Levels of 'extreme debt' in the UK are worsening, says a charity which has seen the number of its clients owing more than £100,000 nearly double.
People near retirement were getting deep in debt, the charity found
The Consumer Credit Counselling Service saw the number of clients in extreme debt rise from 1.4% to 2.7% in a year.
Statistics for its 280,000 customers for 2005 showed people aged between 40 and 59 had the highest level of debt - owing an average of £34,456.
But increases in the amount of money owed were greatest among the over-60s.
The CCCS said the amount of money owed by people over 60 who contacted the group had soared by 25% to an average of £33,658.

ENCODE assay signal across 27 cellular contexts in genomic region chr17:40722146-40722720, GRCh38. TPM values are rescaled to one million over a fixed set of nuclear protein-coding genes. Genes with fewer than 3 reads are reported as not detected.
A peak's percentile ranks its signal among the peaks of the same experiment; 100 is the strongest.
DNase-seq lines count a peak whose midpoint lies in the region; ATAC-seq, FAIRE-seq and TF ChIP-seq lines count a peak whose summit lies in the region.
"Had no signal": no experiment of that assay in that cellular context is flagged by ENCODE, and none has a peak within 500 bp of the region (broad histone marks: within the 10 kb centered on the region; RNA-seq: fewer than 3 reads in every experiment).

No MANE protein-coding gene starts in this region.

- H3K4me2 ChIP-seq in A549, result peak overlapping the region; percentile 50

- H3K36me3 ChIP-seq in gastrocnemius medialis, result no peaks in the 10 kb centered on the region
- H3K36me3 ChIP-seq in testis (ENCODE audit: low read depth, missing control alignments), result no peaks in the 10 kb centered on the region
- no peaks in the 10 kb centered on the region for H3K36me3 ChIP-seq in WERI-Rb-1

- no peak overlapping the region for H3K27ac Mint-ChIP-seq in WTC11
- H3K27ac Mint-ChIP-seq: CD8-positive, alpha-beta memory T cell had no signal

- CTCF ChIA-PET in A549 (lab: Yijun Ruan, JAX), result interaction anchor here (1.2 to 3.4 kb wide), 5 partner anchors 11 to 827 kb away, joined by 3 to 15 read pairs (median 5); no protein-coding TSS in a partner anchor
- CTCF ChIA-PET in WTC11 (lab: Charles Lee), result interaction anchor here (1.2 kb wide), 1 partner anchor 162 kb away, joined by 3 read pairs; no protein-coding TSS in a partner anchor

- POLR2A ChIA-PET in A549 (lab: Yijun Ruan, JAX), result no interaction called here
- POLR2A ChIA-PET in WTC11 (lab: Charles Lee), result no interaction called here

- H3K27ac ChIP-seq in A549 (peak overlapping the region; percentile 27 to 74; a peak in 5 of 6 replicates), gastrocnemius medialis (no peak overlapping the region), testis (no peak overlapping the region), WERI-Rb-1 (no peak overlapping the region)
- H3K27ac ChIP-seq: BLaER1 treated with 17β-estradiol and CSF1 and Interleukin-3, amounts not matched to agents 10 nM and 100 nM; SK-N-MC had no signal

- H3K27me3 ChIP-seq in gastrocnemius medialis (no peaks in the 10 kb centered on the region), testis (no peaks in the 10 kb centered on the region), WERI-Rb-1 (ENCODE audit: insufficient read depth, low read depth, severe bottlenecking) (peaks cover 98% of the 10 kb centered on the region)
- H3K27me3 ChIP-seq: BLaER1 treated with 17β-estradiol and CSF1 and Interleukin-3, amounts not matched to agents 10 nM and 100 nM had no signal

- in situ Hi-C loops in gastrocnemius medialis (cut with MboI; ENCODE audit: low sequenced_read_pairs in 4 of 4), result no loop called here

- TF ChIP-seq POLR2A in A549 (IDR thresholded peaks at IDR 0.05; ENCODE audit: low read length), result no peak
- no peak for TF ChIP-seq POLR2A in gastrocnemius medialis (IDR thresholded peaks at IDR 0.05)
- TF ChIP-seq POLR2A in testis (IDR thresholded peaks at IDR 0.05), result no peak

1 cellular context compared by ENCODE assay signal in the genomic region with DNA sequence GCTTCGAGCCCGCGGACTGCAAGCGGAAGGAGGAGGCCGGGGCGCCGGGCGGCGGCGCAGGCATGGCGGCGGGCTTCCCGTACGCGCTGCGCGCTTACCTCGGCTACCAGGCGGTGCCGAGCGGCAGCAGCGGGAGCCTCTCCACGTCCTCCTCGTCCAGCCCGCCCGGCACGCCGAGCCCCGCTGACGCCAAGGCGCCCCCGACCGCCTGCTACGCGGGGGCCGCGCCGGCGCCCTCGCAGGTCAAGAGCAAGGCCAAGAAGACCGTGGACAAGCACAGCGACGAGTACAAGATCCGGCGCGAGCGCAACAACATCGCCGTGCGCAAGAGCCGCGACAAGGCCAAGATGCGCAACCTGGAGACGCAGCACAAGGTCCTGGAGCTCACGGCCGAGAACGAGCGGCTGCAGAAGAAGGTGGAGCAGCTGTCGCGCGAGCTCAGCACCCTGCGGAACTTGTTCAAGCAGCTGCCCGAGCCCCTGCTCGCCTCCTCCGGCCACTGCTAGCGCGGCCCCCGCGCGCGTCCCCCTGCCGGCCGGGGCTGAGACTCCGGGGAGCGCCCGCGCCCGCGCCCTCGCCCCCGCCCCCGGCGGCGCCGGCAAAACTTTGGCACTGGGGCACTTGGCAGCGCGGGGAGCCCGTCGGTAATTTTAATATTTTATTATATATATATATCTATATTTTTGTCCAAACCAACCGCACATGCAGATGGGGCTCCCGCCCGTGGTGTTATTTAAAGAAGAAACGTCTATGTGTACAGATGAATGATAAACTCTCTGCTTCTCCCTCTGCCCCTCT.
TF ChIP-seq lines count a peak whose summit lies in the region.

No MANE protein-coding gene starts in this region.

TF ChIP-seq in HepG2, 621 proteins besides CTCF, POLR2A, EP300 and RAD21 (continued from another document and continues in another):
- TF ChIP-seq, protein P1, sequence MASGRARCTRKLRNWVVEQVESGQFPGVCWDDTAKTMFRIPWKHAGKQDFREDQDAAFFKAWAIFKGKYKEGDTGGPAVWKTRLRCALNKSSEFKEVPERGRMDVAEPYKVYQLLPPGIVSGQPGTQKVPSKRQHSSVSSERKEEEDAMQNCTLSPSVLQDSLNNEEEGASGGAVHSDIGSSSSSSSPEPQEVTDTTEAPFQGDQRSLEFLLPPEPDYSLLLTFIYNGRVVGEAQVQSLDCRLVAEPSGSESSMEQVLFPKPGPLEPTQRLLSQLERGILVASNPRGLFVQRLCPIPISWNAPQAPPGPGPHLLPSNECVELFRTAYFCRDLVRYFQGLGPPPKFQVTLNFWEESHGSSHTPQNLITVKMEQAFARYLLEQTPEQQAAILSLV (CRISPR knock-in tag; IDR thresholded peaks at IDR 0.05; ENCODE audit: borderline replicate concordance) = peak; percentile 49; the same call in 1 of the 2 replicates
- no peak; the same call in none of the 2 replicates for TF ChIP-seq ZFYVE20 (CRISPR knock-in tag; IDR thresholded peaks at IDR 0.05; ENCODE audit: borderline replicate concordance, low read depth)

The Foundation for Credit Counselling, which is responsible for the CCCS, said it hoped to use the statistics to help people in debt.
Chairman Malcolm Hurlston said: "The aim of this yearbook is to make use of the knowledge and experience of CCCS in improving our understanding of people in debt, alleviating their problems and anticipating future needs."
The CCCS also saw the number of young people struggling with debt increase. It was contacted by more 18 to 24-year-olds and found they owed an average of £15,079 in 2005, compared with £11,935 two years earlier.
Overall, of people on one of the group's debt management plans - under which interest is frozen in exchange for a set amount being repaid each month - the average amount owed was £30,763 in 2005, as against £29,340 the year before.